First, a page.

Medical & Surgical Ophthalmology



What is keratitis?

Keratitis is the term we use to define an inflammation of the cornea.

The cornea is the most anterior transparent layer of the eye and is made of several layers of cells and collagen stroma. Most often the inflammation affects the superficial layers and, in this case, it is less serious. But if it affects the deeper layers the inflammation can even create an ulcer and leave very serious sequelae and cause an important loss of vision.

Why does keratitis occur?

Keratitis can be the consequence of several diseases, such as: dry eyes; infections -viral (especially herpes), bacterial, fungal or parasitic (which can occur in all contact lens wearers)-; toxic; allergies; poor eye closure.

How does keratitis manifest?

A keratitis presents with pain, tearing and photophobia (discomfort with light). It is important to differentiate keratitis from conjunctivitis. The main difference between the two is that conjunctivitis is painless.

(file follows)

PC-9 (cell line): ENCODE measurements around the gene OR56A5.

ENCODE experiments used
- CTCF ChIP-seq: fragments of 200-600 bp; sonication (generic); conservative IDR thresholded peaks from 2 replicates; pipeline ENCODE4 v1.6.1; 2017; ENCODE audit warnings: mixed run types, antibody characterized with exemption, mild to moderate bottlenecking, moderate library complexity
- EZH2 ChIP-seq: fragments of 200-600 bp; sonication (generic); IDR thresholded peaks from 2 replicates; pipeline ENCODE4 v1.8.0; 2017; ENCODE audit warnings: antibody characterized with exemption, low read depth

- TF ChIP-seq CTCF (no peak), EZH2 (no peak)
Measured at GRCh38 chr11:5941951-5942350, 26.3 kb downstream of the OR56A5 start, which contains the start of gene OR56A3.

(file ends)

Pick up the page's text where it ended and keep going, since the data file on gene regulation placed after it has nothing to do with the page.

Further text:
Keratitis treatments

The treatment is medical, treating the cause (dry eye, infection, allergy, studying the cause of insufficient eyelid closure, etc).

In severe cases it can become surgical, even requiring a keratoplasty (cornea transplant).

Keratitis prevention

Keratitis can be prevented if the factor that produces it is avoided, especially preventing dry eyes (with lubricating eye drops, sunglasses), or through good hygiene in contact lens wearers.





Pain, tearing and photophobia.


It is important to go to the ophthalmologist in the presence of these symptoms.


Avoid dry eye, hygiene of contact lenses, symptomatic treatment of allergy or ocular exposure (for not closing the eyelid well).

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